Tips & Advice

Choosing a Summer Camp for Your Child with Special Needs

May 15, 2012 by Elena Noble, MPT

This excerpt was taken from an article written by Douglas Lathrop in Kids on Wheels, a publication now no longer in print, but because I think the ideas are so good I want to pass them on.

A child with disabilities learns to clap with her counselor at a special needs summer camp programFor your child, the foremost benefit to attending summer camp is, quite simply, having fun. Beyond the fun aspects, spending time at camp can strengthen a child’s sense of independence and ability to socialize with others – both of which help to boost his or her self-esteem.

Some children with disabilities benefit the most from being around other disabled kids – seeing others facing the same challenges and not feeling like the odd one out as they may at home. For other kids, being in an integrated environment helps them forget about their disabilities for a little while and helps them feel like part of the group, perhaps for the very first time.

Given the diversity of today’s summer camp programs, how does a parent decide on the best camp for a child with disabilities? American Camp Association (ACA) president Ann Sheets recommends, “Start with the child. What activities does he or she enjoy? Include the child in the decision-making process.” The ACA and other organizations, such as Easter Seals, are excellent resources in finding a camp that matches your child’s age, interests, and abilities.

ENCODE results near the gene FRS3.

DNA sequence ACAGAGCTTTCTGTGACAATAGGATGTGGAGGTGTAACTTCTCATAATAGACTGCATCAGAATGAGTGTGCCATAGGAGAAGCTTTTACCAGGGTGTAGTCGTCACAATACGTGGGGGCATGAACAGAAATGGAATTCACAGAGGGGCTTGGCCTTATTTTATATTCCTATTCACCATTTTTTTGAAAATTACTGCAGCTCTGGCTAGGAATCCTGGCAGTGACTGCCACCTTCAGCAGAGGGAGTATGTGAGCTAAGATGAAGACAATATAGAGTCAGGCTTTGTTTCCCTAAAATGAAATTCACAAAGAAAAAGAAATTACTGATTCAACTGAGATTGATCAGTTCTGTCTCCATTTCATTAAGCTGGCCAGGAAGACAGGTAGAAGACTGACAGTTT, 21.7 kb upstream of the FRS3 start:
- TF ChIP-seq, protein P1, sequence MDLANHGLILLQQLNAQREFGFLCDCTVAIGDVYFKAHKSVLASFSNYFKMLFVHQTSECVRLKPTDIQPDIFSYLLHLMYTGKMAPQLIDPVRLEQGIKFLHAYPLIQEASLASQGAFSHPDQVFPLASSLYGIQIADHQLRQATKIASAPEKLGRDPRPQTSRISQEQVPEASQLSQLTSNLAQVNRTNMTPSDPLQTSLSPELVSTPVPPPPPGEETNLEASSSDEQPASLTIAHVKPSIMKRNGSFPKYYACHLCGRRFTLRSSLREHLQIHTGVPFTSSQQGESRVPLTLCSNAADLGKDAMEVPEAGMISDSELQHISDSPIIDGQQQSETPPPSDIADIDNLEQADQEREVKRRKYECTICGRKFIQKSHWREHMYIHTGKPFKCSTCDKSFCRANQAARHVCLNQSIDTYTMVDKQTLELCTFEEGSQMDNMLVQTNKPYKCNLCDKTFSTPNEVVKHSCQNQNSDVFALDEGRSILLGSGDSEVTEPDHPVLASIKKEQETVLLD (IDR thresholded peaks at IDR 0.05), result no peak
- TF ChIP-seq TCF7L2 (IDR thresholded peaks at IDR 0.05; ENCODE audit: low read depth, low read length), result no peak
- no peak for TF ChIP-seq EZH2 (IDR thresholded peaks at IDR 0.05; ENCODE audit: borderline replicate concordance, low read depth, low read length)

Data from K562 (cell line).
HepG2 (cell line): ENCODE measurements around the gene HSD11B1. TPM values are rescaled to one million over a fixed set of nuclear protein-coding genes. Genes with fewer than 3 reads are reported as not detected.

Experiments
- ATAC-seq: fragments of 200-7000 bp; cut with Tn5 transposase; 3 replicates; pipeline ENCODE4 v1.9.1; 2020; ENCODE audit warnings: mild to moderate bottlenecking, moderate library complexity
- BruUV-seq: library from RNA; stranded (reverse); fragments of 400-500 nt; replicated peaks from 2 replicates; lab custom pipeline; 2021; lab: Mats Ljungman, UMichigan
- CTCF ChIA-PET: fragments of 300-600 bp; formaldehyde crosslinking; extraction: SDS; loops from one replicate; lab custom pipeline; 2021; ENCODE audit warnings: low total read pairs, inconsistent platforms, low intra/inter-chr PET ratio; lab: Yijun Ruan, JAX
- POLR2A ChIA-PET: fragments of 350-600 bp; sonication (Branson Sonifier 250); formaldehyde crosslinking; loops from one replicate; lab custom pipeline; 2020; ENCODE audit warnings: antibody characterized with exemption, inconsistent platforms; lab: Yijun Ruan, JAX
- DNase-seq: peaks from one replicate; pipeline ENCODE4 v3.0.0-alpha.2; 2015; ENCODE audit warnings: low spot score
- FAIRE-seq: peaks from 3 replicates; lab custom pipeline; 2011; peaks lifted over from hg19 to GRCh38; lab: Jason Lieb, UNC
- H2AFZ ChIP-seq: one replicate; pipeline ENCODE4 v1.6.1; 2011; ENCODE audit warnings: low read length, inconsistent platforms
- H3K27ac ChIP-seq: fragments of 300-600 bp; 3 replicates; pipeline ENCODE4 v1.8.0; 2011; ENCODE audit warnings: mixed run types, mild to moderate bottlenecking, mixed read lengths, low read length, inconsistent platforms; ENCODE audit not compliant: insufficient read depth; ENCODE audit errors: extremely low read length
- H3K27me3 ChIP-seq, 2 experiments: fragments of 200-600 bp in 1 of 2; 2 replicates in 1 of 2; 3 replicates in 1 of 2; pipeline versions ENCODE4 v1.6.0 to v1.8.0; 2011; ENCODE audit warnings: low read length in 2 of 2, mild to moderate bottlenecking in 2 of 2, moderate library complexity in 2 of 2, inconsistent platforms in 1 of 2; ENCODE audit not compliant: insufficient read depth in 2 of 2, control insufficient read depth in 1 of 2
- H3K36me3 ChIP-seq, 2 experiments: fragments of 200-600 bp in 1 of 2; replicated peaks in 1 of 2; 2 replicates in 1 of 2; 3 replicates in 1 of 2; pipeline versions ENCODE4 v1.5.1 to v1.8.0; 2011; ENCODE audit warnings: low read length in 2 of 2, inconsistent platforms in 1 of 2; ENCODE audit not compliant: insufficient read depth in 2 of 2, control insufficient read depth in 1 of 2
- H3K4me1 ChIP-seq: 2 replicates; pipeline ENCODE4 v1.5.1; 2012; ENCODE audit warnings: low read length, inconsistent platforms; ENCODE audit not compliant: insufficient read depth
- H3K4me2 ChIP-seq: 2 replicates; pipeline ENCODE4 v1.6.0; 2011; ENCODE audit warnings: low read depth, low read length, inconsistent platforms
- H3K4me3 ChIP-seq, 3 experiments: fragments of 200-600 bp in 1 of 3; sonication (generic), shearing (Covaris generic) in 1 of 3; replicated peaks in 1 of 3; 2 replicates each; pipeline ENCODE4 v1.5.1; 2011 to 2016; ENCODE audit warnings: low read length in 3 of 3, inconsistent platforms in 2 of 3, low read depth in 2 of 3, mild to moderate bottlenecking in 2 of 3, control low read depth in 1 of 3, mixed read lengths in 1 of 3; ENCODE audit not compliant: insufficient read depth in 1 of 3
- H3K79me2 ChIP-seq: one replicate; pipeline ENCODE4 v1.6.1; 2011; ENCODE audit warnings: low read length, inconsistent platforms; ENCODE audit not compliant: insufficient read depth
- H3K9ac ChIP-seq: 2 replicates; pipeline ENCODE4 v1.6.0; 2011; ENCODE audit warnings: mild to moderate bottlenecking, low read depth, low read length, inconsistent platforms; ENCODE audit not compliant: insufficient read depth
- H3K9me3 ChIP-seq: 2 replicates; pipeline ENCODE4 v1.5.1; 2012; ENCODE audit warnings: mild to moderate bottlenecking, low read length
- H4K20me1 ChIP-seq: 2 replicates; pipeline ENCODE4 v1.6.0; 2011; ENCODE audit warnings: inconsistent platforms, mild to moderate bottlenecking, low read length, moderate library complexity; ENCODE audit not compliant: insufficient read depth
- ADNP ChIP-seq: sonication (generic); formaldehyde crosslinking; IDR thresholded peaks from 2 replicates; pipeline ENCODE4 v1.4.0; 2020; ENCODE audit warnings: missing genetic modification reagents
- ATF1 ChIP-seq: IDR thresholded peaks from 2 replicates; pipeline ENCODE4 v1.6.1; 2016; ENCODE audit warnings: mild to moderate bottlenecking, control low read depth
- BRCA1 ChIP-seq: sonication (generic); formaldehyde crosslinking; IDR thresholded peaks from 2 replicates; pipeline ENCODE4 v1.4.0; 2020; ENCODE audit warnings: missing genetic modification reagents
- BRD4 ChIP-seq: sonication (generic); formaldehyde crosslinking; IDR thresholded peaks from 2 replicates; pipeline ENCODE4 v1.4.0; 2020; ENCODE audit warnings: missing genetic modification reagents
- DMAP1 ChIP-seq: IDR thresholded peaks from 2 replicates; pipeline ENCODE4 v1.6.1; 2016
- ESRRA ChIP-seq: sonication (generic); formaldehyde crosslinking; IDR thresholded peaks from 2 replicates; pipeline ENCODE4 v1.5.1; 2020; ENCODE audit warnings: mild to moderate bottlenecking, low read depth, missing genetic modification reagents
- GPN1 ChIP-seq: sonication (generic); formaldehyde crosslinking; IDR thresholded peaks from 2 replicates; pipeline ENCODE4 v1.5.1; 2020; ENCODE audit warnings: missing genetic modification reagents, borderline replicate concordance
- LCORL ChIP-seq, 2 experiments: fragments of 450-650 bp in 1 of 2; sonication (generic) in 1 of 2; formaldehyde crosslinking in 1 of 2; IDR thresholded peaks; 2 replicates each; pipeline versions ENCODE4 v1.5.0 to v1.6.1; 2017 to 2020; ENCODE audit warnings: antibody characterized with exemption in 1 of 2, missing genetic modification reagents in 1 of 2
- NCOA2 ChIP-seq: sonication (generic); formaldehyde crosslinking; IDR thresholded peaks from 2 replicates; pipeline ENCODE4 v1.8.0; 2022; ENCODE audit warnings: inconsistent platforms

Once you and your child have looked through the special needs camp directories, pored over the brochures, and narrowed your search down to a handful of programs, you should ask the camp director a lot of questions, including:

  • How many campers are there at a time? How long is the usual stay?
  • What kinds of activities does the camp offer?
  • Is the summer camp designed only for kids with disabilities, or is it integrated with other kids?
  • If your child has particular physical or dietary needs, how will the camp meet them? In the event health problems arise, how close are the nearest medical facilities?
  • What is the ratio of campers to camp counselors? How experienced are the campcounselors with working with children with disabilities?
  • What kinds of screening and training do the counselors and other staff undergo?
  • How do parents communicate with their children during camp?
  • What is the cost? What kinds of scholarships or grants are available?

Sheets also suggests getting referrals from other parents of special needs children, meeting the summer camp director and checking out the facility in person. As in all decisions involving your child, doing your homework is essential. “And remember that your child should be involved in the decision about which camp to attend.”

Looking for a Summer Camp? Check out these resources below:

The American Camp Association provides a searchable database of all ACA-accredited summer camps, including those that serve children with disabilities: www.acacamps.org

Easter Seals offers residential and day camp programs for children with disabilities throughout the country. Their website includes a nationwide directory of camps and advice for parents on choosing an accessible camp: www.easterseals.com

Use these websites to find a summer camp suited the needs of your child’s specific disabilities:

http://www.mysummercamps.com/camps/Special_Needs_Camps/

http://www.veryspecialcamps.com/

http://www.kidscamps.com/specialneeds-camps.camp

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